A more realistic and rational approach would be to seek out and tackle the problems in the fishing and aquaculture industries; to establish well-run marine protected areas; and to treat fishing communities fairly, working with them to protect their long-term interests and to promote sustainable development. This will require governments, fishing firms, research bodies, NGOs and consumers to work together.

Zhou Wei, senior oceans campaigner with Greenpeace East Asia

Many of my friends outside the ocean sector watched Seaspiracy, a rare breakthrough, and it led many to think about where the fish they eat come from, and the social and environmental costs that lie behind that process.

Many have already looked at inaccuracies in the claims presented by the documentary. But the destructive fishing practices portrayed, such as bycatch, overfishing and bottom trawling, and the harmful fishing subsidies which encourage overfishing, have existed for many years and are not yet properly resolved.

For many coastal communities and artisanal fishers, fish are a source of food and fishing a source of income

The call to stop eating fish is the most controversial aspect of the film. But “fish” and “fishing” are broad concepts, going beyond the industrialised fishing portrayed in Seaspiracy. For many coastal communities and artisanal fishers, fish are a source of food and fishing a source of income. A call to stop eating fish is not the best solution. What is needed are better policies and implementation. More action is needed to tackle the damage caused to ocean ecosystems by climate change, pollution and development, for example though a global network of marine protected areas.

The content of the film was chilling, but the comment by Dr Sylvia Earle at the end is thought-provoking: “No-one can do everything, but everyone can do something”. I hope that in the future we can re-watch Seaspiracy and know that the problems it portrays have been solved.

Alex Rogers, Science Director, REV Ocean

Some of the statistics presented in the film were shocking, such as 10,000 dolphins a year killed in fisheries off the French coast. The question is, are they true? The scientific literature does seem to back up what Seaspiracy claims in this case. Studies indicate that fisheries may kill over 650,000 sea mammals every single year, including not only whales and dolphins but also seals, manatees and dugongs. Up to 320,000 albatrosses, petrels, shearwaters and other seabirds may also be killed by fisheries even though we know how to prevent such collateral damage by altering the way we fish.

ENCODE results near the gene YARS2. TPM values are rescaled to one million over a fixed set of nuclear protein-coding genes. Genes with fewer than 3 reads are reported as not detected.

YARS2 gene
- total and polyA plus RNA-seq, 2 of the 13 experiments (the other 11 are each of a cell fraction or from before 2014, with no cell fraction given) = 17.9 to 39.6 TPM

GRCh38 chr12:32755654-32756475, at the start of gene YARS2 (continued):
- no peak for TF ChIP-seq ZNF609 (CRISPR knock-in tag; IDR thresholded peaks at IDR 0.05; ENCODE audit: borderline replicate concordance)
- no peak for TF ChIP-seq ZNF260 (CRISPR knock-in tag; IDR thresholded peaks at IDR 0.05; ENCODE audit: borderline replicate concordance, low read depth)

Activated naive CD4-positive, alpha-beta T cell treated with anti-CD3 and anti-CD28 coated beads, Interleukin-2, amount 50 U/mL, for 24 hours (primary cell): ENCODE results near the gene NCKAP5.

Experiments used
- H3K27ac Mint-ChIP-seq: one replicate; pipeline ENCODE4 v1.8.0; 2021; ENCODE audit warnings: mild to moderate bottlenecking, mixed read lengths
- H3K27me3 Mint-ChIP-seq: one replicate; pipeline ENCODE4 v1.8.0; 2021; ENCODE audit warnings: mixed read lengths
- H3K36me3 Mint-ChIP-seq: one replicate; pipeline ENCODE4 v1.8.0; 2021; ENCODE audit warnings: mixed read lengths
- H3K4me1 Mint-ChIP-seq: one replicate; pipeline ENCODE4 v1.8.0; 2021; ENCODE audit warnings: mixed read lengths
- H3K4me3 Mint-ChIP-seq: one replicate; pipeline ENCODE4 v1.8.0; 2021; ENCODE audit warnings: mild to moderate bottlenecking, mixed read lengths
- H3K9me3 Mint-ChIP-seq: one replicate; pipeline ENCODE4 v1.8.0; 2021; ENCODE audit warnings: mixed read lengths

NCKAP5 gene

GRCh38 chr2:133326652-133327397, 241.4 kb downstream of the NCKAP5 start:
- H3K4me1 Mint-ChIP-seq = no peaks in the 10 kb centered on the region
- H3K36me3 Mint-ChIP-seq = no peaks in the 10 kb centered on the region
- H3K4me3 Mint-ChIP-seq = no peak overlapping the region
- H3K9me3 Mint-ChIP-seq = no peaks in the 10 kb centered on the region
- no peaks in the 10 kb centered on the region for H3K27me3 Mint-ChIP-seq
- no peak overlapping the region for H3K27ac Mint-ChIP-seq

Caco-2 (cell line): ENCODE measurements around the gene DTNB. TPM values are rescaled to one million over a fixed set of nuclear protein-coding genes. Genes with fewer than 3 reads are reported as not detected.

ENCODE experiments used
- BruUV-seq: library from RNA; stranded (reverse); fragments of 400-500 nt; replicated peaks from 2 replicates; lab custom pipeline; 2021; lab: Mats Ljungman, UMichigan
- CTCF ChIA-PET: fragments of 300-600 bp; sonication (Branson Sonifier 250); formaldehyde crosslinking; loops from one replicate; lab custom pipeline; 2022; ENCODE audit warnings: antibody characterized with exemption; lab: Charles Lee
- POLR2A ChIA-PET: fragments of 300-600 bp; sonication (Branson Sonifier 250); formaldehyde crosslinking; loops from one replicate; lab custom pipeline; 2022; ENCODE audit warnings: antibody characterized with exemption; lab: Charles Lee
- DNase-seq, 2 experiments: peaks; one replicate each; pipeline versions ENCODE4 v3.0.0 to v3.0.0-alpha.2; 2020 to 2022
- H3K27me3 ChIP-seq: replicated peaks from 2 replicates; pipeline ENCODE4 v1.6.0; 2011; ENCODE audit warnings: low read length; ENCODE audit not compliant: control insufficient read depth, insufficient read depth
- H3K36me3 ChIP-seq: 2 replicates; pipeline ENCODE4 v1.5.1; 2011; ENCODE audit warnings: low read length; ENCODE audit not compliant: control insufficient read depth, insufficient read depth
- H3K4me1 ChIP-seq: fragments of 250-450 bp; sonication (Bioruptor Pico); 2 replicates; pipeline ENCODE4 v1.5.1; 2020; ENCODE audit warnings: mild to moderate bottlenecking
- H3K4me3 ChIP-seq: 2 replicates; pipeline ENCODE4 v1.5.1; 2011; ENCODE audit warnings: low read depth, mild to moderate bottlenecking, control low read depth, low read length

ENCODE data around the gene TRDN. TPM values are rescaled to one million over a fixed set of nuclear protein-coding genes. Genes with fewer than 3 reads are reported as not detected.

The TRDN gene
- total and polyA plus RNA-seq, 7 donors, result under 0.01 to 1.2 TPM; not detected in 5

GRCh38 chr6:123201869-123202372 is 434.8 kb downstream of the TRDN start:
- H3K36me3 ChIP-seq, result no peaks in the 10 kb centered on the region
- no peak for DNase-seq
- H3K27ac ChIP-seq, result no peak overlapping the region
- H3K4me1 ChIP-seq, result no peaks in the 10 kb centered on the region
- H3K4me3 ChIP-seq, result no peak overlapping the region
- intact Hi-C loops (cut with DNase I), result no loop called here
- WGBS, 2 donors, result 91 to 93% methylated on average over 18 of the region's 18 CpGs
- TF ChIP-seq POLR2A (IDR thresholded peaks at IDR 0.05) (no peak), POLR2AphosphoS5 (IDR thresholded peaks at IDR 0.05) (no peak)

A study published this year in the prestigious journal Nature reports that in the early 2000s between 63 million and 273 million sharks a year were killed in fisheries. Now three quarters of oceanic sharks and rays are threatened with extinction as a result of this rampant overexploitation. In this case, the numbers cited by Seaspiracy seem quite conservative. So, although I do not agree with everything stated in the film and there were errors, the main message, that unsustainable fishing, whether it is poorly managed, unregulated or illegal, is driving many of our most iconic species to extinction, is correct.

Time is running out and such uncontrolled destruction must stop if the ocean is to continue providing humankind with critical ecosystem services such as food, atmospheric regulation, education and inspiration.

Fishing boats in the harbour at Elmina, Gold Coast, Ghana, Africa
Traditional fishers in Elmina harbour, Ghana (Image: Alamy)

Prof Daniel Pauly, Sea Around Us project leader, UBC Institute for the Oceans and Fisheries, University of British Columbia

Industrial fisheries are a really big problem because they are out of control, they are subsidised and they lead to all sorts of bad things. That’s true. But the problem is so big that you cannot propose to solve it by not doing something, which is not eating fish. The problem can be solved by doing something – whether that’s NGOs, civil society or individual citizens. And the take of the film is that none of the activities by these groups count, and that all of these things are part of a big conspiracy. The film suffers from the discrepancy between the enormity of the problem and the ridiculousness of the proposed solution.

The attempt to discredit Dolphin Safe and Oceana is typical of the whole operation. In the same context, we see this idea that Asians do bad things. That is a trope that I hate personally and philosophically and this is not the way we should interact nowadays. You can’t present a film in which a group of people, geographically, is blamed for a problem that is universal in its structure. That is the cheapest hole you have to avoid and they fell right into it.

You can’t present a film in which a group of people, geographically, is blamed for a problem that is universal in its structure.